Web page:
An animal might be more likely to develop an asymmetric body plan if it evolved in a place where events consistently occur from the same direction.
I'll explain more, but first an obvious example:
Feet. Humans are bilaterally symmetric, but ignoring which way a human is supposed to be oriented we can see that humans have special adaptation for gravity. Gravity, for our evolution, was always one direction. Because of that, it was useful for us to develop some motility appendages in that direction. That asymmetrical adaptation is so obvious we usually don't see it as asymmetry.
Where this can be found
Ok, so back to gravity being down, what about horizontal directionality? This is less common, and with only a few exceptions, is likely the reason most animals on Earth are symmetric in this plane.
However, it's not hard to imagine a world, or at least a place with specific conditions on that world were horizontal symmetry is not as advantageous.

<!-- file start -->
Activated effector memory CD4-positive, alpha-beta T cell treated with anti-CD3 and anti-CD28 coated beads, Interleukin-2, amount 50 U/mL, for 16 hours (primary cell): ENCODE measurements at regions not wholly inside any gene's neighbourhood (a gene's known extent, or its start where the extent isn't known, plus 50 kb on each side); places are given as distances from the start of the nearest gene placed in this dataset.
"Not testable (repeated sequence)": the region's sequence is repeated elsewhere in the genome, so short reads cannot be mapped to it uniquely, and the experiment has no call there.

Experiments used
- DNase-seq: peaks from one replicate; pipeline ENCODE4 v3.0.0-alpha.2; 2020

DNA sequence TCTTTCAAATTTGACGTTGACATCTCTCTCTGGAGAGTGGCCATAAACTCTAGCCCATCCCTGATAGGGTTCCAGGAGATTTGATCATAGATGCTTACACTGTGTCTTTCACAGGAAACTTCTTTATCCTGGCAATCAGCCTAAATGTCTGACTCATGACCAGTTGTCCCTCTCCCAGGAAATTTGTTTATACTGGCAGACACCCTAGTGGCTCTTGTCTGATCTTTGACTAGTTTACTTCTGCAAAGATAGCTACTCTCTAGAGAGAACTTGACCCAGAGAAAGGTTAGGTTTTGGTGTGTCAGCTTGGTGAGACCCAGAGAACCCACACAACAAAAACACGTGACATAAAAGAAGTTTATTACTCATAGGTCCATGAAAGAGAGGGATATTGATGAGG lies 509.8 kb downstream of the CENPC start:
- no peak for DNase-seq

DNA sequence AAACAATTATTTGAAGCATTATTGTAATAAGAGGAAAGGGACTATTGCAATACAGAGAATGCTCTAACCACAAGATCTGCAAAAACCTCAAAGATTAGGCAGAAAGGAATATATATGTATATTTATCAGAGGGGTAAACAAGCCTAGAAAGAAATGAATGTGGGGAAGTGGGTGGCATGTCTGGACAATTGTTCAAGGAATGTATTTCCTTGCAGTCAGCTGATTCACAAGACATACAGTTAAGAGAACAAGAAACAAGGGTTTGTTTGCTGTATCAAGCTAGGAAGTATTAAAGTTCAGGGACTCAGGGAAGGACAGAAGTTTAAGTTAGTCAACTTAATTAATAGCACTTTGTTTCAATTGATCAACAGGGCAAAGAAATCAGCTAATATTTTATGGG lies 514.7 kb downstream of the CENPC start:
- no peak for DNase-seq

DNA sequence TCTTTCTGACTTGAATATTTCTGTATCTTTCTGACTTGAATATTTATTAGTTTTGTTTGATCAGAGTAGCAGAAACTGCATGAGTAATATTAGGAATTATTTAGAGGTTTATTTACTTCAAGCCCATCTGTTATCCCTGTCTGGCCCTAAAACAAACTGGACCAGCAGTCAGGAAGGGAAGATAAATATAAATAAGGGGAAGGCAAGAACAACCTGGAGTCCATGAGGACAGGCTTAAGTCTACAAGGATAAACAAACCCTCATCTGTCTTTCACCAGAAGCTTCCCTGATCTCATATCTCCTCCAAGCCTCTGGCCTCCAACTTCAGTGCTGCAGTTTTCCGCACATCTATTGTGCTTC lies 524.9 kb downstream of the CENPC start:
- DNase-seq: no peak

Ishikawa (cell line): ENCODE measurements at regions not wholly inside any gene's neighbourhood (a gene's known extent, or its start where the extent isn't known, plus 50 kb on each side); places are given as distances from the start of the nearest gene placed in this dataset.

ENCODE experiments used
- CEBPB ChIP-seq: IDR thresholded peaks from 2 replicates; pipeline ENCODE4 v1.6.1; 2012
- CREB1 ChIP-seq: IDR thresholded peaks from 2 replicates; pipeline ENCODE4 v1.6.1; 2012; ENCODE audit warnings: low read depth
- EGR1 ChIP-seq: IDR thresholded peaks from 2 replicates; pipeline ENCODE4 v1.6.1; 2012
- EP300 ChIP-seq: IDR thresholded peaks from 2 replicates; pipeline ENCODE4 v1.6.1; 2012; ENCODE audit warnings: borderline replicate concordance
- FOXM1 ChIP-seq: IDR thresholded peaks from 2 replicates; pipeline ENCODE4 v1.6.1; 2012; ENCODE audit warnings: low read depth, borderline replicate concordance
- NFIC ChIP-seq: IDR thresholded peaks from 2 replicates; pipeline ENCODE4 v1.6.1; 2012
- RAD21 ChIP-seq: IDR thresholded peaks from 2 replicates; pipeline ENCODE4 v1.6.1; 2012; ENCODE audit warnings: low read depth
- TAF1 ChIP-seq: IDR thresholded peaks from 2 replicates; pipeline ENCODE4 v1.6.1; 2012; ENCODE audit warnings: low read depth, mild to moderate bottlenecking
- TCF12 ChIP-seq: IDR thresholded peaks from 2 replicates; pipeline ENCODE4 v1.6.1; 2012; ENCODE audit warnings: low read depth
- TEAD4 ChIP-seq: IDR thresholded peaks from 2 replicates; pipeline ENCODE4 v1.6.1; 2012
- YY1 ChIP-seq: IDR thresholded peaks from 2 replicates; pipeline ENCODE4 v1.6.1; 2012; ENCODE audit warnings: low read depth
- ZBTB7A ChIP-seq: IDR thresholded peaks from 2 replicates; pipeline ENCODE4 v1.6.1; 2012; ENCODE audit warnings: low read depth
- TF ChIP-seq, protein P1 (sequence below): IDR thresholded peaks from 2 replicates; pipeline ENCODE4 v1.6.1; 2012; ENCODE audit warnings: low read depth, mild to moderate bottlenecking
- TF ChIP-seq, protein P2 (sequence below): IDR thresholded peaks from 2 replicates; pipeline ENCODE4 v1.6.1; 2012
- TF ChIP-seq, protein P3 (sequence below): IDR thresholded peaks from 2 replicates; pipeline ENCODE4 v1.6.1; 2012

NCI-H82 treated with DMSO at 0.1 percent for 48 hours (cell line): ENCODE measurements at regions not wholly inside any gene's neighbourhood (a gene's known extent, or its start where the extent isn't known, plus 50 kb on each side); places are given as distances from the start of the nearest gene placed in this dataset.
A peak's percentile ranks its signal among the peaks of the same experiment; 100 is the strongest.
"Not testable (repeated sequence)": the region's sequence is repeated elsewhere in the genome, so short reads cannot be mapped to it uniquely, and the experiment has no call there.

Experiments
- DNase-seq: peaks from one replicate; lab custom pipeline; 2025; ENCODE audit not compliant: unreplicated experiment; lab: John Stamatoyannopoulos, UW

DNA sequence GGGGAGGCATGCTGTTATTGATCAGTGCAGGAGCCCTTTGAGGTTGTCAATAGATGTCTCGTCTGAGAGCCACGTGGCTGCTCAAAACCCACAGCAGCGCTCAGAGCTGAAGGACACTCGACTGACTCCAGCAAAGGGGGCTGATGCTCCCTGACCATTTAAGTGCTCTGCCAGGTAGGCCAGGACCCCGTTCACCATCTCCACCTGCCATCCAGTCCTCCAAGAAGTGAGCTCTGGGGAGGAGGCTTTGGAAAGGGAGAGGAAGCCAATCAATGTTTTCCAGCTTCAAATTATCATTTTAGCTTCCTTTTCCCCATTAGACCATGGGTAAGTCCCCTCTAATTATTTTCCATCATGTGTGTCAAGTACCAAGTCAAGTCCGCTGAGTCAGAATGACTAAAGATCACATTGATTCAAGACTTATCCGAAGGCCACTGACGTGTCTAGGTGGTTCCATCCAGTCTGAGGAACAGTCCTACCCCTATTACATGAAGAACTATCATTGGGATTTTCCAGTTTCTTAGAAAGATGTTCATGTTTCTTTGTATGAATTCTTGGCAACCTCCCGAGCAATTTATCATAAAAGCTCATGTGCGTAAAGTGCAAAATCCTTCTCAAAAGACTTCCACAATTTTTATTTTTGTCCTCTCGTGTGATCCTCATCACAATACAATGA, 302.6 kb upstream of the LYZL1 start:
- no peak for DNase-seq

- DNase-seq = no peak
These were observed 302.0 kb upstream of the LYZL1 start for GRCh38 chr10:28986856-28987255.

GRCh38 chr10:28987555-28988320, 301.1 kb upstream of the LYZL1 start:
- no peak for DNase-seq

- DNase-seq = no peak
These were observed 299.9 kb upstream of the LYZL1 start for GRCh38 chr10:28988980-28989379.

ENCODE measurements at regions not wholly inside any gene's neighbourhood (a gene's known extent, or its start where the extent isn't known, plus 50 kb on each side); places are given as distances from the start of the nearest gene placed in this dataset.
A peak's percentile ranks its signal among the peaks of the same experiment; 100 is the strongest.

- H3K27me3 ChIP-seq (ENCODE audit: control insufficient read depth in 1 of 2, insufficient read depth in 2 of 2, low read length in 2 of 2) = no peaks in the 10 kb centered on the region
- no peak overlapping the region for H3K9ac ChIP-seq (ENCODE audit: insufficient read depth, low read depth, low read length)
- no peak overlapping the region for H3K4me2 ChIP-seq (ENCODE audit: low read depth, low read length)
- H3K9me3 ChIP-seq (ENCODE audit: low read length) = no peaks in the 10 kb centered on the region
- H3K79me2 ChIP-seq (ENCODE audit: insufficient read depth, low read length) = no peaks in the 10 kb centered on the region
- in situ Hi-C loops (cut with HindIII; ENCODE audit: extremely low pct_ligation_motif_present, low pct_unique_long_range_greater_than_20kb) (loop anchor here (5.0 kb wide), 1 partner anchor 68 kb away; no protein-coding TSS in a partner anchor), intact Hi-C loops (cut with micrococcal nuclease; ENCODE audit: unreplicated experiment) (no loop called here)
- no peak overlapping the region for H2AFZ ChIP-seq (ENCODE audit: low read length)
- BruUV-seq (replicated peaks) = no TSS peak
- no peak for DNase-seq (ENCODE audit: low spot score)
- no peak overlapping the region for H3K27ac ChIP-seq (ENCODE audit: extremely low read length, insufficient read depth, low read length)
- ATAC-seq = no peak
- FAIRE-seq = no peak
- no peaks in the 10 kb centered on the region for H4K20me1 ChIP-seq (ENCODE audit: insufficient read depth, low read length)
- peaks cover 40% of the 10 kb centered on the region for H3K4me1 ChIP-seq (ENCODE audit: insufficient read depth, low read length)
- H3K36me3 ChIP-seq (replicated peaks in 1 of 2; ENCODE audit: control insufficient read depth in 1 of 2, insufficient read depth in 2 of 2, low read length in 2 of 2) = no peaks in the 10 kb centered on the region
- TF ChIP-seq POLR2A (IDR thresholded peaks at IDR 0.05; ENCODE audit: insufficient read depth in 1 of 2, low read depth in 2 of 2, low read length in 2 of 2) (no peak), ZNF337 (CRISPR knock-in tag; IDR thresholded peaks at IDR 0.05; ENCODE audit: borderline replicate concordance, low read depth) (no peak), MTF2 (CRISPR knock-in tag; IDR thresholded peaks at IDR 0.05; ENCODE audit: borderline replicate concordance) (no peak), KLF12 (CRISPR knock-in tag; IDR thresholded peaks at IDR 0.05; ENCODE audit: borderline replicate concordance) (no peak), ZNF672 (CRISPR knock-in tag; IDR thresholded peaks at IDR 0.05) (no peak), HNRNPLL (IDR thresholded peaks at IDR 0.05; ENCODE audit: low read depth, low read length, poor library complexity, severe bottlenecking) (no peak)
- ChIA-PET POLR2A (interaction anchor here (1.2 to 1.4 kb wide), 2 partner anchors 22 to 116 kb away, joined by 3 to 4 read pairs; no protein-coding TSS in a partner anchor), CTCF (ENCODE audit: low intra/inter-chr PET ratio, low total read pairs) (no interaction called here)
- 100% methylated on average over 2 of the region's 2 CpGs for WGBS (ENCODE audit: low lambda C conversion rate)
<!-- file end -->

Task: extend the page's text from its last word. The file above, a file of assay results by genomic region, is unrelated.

For example, consider a tidally locked planet, on this planet there is a thin terminator where life exists and evolved. There are a few natural conditions with consistent direction: gravity is always down, in one direction it's always light, the other is always dark, the winds would also likely have a constant direction depending on latitude. A sessile creature evolving there may only look for food in the direction of the oncoming wind, defecate in the opposite direction, absorb energy from the sun side, and dissipate heat on the dark side.
This isn't too far fetched an example. It could be something as simple as a primary predator or competitor that always attacks from the left in face to face battle. A consistent ocean current on a reef or wind pattern in a valley. Anything where the direction of a natural force is consistent for enough time to evolve an adaptation for it.